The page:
Meningococcemia* (bacterial infection in the blood)

  • sudden onset of fever, chills, and feeling unusually weak or tired
  • a rash may be present, often involving the palms of the hands and soles of the feet

*Anyone who has these symptoms should contact their doctor right away.

How are these illnesses treated?

  • Antibiotics are used to treat people with both the (meningococcal) meningitis and meningococcemia.
  • People who have come in close contact with the sick person any time during the two weeks before she/he became ill may also need to take antibiotics.
  • Preventive treatments of all close contacts should be implemented up to two weeks after onset of the first case but preferably as soon as possible within the first 24 hours.

Why do close contacts need to be treated?

  • Close contacts of a sick person who has meningococcal disease with antibiotics because the bacteria may spread from the sick person to other people through contact with the saliva (spit) of the sick person.
  • The antibiotics will kill the bacteria and prevent illness.

What should I do if I have had a close contact
with a person who has a meningococcal illness?

  • If you have had a close contact with a person who has been diagnosed with a meningococcal illness, you should call your health care provider and get an antibiotic.
  • If you have had contact with an ill person, but have not had close contact, you should be aware of the symptoms of illness and contact your doctor immediately if you have any of these symptoms.

Are there times when I would not have to take
antibiotics after close contact with a sick person?

  • Meningitis can be caused by different organisms, including other bacteria and viruses.
  • Only certain types of meningitis require treatment of the sick person's close contacts.

If you have questions about meningitis or your exposure to a sick person, contact you doctor.

Preventive Measures

  • Avoid contact with the nasal or oral secretions of others
  • Wash your hands frequently
  • Get lots of sleep, exercise and good nutrition which will boost your immune system.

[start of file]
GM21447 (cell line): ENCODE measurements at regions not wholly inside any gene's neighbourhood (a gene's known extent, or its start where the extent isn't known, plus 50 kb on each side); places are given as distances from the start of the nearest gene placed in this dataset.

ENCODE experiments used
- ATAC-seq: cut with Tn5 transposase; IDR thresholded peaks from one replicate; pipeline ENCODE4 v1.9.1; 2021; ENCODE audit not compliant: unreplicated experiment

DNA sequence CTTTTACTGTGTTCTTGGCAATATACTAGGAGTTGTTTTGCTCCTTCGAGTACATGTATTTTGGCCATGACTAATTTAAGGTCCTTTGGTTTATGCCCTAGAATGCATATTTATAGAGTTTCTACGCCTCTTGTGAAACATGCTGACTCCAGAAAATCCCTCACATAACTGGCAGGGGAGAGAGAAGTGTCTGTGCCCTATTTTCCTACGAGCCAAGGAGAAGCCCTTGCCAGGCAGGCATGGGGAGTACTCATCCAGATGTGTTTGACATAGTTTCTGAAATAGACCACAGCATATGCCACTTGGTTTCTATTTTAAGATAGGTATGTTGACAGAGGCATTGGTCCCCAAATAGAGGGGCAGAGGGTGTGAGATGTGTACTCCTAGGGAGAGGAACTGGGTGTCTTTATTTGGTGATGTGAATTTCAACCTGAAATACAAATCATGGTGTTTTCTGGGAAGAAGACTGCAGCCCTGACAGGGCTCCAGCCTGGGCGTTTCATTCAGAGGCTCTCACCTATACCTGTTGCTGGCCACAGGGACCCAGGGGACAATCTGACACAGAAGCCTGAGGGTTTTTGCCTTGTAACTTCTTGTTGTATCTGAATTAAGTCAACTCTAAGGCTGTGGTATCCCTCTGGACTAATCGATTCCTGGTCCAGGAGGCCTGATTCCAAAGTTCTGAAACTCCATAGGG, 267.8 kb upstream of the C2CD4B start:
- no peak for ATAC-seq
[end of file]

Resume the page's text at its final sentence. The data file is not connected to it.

• If you drink alcohol, do so responsibly and in moderation. Excessive alcohol consumption is believed by some health authorities to increase susceptibility to meningoccoccal meningitis.
  • Do not smoke.

Is there a vaccine to protect me from getting sick?

There is a vaccine to protect against meningococcal disease. The vaccine has been shown to provide protection against the most common strains of the disease. The vaccine has few side effects and those that occur are usually mild, consisting primarily of redness and pain at the side of the injection.

What is the duration of the protection from the vaccine?

The duration of the meningococcal vaccine's efficacy is approximately three to five years.

Who should consider vacination with the meningococcal vaccine?

As of October 20, 1999, the Advisory Committee on Immunization Practices (ACIP) of the U.S. Center for Disease Control (CDC) recommends that college freshmen, particularly those who live or plan to live in dormitories or residence halls, should consider the benefits of vaccination with their health care provider. ACIP further recommends that immunization should be made easily available to those who wish to reduce their risk for meningococcal disease. Other undergraduate students wishing to reduce their risk for meningococcal disease can also choose to be vaccinated.

As part of this informational program, parents of entering freshmen will receive a letter explaining why college students are at increased risk of contracting bacterial meningitis and details on the safety and effectiveness of the vaccine.

Students will also be made aware of the meningitis risk through a comprehensive educational campaign on campus. Locally, the Hampton Health Department has the meningitis vaccine available during the 2001-2002 Fall and Spring semester. The fee for the immunization may change. Students may call for information regarding access to the vaccination:

  • 757.727.1172 Ext. 172

For additional information contact:

  • Student Health Services 757.727.5315
  • Your family doctor
  • Your local Board of Health (listed in the telephone book under local Government).